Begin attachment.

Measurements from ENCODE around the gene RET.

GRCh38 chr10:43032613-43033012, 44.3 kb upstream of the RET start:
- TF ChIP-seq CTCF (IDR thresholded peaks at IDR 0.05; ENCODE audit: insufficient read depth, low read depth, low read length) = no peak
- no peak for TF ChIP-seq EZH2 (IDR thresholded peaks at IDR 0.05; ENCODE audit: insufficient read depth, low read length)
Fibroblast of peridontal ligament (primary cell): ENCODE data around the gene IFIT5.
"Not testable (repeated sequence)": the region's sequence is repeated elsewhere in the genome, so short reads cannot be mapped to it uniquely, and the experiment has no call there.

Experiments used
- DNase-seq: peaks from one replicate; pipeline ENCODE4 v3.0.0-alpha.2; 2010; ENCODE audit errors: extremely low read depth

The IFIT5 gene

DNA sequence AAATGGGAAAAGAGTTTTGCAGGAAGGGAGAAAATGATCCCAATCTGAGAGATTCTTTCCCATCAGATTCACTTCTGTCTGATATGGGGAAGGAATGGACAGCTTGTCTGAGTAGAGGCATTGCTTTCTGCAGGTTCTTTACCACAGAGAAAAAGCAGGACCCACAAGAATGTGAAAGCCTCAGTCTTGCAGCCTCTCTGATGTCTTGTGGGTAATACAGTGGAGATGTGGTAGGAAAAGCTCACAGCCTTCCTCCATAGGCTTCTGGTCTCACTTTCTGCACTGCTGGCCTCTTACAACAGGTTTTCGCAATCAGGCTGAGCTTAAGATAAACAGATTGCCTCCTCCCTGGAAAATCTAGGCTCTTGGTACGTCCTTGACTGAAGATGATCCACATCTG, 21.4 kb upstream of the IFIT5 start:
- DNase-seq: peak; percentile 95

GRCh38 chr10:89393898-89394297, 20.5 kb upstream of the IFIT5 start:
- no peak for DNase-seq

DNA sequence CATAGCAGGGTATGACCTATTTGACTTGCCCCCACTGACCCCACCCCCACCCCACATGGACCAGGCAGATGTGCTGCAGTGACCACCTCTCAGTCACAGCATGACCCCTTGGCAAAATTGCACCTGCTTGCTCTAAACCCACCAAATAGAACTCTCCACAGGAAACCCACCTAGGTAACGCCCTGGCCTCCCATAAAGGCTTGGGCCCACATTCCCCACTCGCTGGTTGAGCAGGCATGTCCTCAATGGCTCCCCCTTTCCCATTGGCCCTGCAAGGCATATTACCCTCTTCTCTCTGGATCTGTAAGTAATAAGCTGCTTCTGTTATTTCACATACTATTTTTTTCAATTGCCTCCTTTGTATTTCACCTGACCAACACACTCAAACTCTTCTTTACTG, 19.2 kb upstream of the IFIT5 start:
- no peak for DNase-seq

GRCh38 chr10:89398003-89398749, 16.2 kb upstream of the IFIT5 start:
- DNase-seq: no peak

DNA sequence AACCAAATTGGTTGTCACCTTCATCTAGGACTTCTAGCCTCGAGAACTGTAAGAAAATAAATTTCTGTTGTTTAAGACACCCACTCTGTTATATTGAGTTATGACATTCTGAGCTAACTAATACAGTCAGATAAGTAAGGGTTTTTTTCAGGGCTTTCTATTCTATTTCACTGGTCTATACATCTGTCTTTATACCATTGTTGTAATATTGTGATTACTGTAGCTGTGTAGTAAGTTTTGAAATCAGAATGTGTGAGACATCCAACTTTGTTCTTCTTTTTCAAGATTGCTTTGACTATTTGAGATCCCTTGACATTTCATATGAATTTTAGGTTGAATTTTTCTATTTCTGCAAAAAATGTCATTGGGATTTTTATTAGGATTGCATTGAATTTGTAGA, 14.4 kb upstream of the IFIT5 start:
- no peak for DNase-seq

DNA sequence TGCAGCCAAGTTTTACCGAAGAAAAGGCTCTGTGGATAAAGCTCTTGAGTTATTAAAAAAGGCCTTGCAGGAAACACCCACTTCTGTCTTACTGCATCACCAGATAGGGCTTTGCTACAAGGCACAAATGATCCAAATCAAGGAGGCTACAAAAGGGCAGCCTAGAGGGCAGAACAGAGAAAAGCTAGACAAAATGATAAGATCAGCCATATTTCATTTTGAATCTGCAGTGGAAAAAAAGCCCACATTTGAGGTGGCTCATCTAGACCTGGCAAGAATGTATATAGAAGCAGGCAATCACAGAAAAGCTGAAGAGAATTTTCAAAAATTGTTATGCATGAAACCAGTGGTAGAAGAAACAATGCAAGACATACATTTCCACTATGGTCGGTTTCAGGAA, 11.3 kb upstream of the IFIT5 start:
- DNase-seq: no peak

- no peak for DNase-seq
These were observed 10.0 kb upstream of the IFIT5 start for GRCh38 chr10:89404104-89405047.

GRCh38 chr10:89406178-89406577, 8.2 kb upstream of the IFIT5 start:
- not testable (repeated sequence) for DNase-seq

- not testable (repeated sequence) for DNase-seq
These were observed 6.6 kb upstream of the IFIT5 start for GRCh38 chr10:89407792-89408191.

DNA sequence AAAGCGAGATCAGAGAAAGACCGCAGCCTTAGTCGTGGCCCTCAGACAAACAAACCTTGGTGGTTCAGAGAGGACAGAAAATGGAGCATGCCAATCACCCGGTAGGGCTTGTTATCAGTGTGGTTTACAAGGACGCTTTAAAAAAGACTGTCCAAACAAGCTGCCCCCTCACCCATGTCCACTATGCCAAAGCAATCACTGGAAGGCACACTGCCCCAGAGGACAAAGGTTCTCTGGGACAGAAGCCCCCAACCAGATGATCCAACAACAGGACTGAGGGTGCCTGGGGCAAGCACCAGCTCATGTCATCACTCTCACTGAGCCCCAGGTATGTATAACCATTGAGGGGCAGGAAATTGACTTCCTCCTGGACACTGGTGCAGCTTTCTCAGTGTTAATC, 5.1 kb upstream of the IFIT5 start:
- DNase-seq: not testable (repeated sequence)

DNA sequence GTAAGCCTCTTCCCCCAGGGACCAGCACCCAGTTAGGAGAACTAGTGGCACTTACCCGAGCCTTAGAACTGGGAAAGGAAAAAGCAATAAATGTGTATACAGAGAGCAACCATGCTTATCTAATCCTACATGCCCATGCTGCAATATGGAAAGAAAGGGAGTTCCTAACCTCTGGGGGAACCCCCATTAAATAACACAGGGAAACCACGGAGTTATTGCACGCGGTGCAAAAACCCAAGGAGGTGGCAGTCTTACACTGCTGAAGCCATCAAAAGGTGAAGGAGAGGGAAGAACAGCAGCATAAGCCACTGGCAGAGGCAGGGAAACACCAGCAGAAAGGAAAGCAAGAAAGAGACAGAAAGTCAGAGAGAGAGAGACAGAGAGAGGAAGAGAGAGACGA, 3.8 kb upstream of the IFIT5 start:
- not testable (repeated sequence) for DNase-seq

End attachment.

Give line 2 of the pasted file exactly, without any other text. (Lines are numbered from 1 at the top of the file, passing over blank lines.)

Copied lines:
GRCh38 chr10:43032613-43033012, 44.3 kb upstream of the RET start: